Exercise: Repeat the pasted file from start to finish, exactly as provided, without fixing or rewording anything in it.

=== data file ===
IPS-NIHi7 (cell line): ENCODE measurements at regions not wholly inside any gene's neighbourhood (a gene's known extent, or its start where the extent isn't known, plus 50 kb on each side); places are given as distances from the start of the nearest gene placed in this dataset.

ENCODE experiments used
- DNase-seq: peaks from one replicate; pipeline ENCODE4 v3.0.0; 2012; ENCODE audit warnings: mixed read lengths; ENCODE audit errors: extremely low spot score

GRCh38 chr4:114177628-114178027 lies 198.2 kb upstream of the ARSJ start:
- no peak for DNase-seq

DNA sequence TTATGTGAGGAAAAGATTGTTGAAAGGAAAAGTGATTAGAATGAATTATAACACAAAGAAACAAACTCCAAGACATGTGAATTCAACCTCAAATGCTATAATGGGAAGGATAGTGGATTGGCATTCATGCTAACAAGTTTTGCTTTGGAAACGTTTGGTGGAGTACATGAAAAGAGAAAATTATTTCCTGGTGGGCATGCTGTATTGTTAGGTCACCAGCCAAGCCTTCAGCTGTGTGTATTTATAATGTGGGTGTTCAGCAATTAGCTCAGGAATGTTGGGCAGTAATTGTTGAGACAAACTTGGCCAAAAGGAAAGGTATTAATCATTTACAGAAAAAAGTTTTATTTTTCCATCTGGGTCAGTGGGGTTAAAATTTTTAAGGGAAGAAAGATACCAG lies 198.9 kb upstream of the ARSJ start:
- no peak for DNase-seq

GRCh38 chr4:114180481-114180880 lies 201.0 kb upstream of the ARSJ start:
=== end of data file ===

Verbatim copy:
IPS-NIHi7 (cell line): ENCODE measurements at regions not wholly inside any gene's neighbourhood (a gene's known extent, or its start where the extent isn't known, plus 50 kb on each side); places are given as distances from the start of the nearest gene placed in this dataset.

ENCODE experiments used
- DNase-seq: peaks from one replicate; pipeline ENCODE4 v3.0.0; 2012; ENCODE audit warnings: mixed read lengths; ENCODE audit errors: extremely low spot score

GRCh38 chr4:114177628-114178027 lies 198.2 kb upstream of the ARSJ start:
- no peak for DNase-seq

DNA sequence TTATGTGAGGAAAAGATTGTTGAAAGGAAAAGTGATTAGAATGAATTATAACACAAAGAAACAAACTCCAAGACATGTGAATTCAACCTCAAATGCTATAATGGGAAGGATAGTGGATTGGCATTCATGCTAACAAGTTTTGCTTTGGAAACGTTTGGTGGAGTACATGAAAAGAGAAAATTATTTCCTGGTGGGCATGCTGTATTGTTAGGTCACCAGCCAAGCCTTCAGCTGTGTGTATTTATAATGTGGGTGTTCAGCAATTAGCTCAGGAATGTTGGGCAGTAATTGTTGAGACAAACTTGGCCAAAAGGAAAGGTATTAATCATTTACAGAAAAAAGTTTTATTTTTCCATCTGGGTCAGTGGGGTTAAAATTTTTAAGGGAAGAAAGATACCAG lies 198.9 kb upstream of the ARSJ start:
- no peak for DNase-seq

GRCh38 chr4:114180481-114180880 lies 201.0 kb upstream of the ARSJ start: